And now, my friends, we examine ''The Case of the Stock Mystery Title''.
Starting the title of your work with the magic words, "The Case of..." is a great way to tell your readers that what they are about to encounter is a mystery or involves mysterious events. This is particularly common in Detective Fiction, where the detective is presumed to have a collection of case files, which some fictional biographer may be sorting through for publication.
One common variant is to interject an adjective before the word "case". This adjective will usually serve to heighten the sense of mystery. Words like "Curious" or "Strange" are common choices.
In detective fiction, the name may also be preceded by the name of the detective: Inspector So-and-so: The Case of the Intriguing Title.
Note that this must be a Sub-Trope of Definite Article Title. "A Case of..." does not, for whatever reasons, carry the same connotations. "The Case of..." is clearly a mystery of some sort; "A Case of..." is just something that happened (or possibly an infectious disease).
The Case of the Eccentric Examples Opens:
- The Detective Conan (Case Closed in most official English translations) anime unilaterally used this for its first 150-odd episodes. The manga dipped into it once or twice, but generally used more unique titles from the start.
- Also in Kindaichi Case Files. (Kindaichi Shounen no Jikenbou)
- Spoofed in Cuticle Detective Inaba. The part after the 'of' typically doesn't make sense. Everything else in the manga, even less so.
- "The Case of the Chemical Syndicate" is the story from DC Comics' Detective Comics that introduced Batman to the world.
- Sensation Comics's Dr. Pat feature had a pair of stories titled The Case of the Absent-Minded Doctor and The Case of the Mechanical Brain.
- "The Case of the Crushed Cake" of Sunnyville Stories involves the protagonist Rusty trying to figure out who really destroyed a prized cake.
- Wonder Woman Vol 1: "The Case of the Drugged WAC" has Diana and Steve Trevor realizing that Dr. Psycho's abused wife who escaped him and became a WAC is probably unconscious due to Dr. Psycho using her as his medium against her wishes once more.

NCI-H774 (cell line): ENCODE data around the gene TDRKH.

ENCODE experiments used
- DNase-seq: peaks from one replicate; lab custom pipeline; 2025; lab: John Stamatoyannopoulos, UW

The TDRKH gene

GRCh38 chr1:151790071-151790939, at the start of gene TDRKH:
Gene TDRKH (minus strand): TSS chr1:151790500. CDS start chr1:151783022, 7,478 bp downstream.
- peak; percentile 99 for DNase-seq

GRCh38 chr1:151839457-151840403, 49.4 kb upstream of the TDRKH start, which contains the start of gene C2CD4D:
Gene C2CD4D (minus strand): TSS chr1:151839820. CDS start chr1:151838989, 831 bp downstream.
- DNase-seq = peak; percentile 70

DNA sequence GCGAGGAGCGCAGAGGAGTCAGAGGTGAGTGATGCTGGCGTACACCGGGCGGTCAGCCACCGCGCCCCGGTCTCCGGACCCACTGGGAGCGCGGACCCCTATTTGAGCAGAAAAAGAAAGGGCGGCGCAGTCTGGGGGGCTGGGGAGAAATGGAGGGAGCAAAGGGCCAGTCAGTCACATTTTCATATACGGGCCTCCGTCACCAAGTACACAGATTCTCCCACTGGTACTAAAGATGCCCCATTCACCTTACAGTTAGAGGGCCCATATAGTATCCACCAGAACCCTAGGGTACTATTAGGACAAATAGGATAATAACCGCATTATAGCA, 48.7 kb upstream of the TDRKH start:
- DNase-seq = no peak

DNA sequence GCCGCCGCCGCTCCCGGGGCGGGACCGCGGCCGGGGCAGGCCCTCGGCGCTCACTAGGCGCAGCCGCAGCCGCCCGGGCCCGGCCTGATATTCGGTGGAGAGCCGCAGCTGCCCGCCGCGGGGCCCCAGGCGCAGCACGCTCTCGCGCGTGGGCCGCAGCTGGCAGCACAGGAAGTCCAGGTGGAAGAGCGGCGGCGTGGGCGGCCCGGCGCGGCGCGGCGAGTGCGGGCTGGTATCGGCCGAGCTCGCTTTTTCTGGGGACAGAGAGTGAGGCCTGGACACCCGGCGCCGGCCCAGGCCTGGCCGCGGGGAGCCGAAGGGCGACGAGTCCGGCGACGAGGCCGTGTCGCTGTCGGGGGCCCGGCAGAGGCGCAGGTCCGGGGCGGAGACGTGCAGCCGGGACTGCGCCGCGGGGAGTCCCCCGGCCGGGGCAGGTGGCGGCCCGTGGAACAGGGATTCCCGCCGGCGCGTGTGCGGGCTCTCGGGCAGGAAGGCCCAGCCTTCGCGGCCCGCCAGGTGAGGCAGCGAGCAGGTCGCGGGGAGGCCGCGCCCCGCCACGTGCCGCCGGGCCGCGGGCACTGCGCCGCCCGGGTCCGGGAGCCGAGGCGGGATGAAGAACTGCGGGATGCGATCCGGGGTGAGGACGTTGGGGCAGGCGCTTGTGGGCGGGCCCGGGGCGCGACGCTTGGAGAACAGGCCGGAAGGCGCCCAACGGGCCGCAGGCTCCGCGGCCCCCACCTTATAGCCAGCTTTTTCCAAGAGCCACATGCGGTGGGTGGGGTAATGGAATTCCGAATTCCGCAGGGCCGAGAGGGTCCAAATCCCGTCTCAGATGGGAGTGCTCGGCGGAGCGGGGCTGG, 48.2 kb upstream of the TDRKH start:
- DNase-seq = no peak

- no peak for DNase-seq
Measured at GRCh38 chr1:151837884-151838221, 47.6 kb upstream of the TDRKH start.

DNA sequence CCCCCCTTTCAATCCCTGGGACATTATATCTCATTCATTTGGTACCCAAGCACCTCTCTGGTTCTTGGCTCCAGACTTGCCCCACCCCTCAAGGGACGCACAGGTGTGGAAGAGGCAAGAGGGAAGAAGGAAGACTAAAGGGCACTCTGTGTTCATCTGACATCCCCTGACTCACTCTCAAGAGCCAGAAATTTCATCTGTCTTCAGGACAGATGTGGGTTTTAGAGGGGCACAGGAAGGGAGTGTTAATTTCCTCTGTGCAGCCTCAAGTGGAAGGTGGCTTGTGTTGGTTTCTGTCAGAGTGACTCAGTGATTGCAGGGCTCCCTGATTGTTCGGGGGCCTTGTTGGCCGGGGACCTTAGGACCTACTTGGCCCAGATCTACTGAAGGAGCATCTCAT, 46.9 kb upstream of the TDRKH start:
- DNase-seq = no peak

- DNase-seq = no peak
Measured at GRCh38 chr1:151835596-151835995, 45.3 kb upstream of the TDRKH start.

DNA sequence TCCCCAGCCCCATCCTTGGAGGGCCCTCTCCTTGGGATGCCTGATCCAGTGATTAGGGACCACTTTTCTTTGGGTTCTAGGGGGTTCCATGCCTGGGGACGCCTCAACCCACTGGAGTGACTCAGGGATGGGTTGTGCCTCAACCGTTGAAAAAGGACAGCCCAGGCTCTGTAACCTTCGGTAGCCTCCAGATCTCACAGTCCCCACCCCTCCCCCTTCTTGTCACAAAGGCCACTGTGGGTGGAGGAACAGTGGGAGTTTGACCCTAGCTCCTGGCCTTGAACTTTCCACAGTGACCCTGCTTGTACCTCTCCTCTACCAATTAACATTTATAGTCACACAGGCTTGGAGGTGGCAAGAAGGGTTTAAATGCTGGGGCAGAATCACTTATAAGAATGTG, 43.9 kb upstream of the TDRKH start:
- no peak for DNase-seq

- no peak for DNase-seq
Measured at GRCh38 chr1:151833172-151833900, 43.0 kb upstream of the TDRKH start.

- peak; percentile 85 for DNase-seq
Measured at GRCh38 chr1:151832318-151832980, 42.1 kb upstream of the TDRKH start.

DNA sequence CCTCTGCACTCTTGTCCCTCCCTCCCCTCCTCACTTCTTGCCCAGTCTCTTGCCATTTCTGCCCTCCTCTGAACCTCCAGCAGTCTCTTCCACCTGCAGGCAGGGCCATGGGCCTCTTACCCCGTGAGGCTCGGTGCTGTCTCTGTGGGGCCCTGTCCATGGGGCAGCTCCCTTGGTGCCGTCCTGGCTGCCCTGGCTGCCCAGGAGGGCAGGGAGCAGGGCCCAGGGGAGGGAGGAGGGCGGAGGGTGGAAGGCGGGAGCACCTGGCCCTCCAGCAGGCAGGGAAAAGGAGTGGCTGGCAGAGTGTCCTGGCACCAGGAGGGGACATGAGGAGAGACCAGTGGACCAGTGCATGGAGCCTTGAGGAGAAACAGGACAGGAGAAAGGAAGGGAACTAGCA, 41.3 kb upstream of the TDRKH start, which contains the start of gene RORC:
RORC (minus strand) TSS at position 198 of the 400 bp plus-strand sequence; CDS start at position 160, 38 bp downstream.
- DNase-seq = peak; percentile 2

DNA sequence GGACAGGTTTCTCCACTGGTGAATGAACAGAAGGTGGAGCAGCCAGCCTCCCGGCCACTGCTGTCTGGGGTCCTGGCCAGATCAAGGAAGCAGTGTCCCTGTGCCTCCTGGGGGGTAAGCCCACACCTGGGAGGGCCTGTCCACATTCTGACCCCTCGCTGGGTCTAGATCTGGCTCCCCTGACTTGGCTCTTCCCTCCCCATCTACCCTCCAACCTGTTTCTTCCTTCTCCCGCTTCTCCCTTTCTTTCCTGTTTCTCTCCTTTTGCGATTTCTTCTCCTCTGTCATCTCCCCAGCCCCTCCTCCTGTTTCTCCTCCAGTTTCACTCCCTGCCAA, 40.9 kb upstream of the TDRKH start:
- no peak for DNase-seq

- The Curious Case of Benjamin Button
- The Strange Case of the End of Civilization As We Know It features John Cleese playing Sherlock Holmes' grandson Arthur.
- In The Facts in the Case of Mister Hollow "Mister (Johnny) Hollow" is the photographer who has sent a mysterious photo of four figures at a campsite to an Occult Detective investigating paganism in Ontario, Canada.
- The Strange Case of the Cosmic Rays, one of several edutainment movies from The '50s, produced by Bell Labs and directed by Frank Capra.
- The Strange Case of Dr. Jekyll and Mr. Hyde
- The Hardy Boys used this a few times, with titles like The Case of the Counterfeit Criminals and The Case of the Psychic's Vision.
- Nancy Drew had a few, like The Case of the Disappearing Diamonds, and The Case of the Vanishing Veil.
- H. P. Lovecraft's The Case of Charles Dexter Ward.
- Harry Turtledove's humorous Alternate History Hardboiled fantasy, The Case of the Toxic Spell Dump.
- The Encyclopedia Brown series has used this many times, with titles like Encyclopedia Brown and the Case of the Dead Eagles and Encyclopedia Brown and the Case of the Disgusting Sneakers.
- An early proto-example from before the trope was properly codified is "The Facts in the Case of M. Valdemar", a horror short story by Edgar Allan Poe.
- The Hank the Cowdog children's mystery series began using this beginning with the eighth book in the series, The Case of the One-Eyed Killer Stud Horse. At this point, the majority of the books in the series follow this template.
- The Western Mysteries uses this naming scheme, with The Case of the Deadly Desperados and The Case of the Good Looking Corpse.
- While none of the individual Sherlock Holmes stories use this template, the last-published collection, The Casebook of Sherlock Holmes, at least suggests it.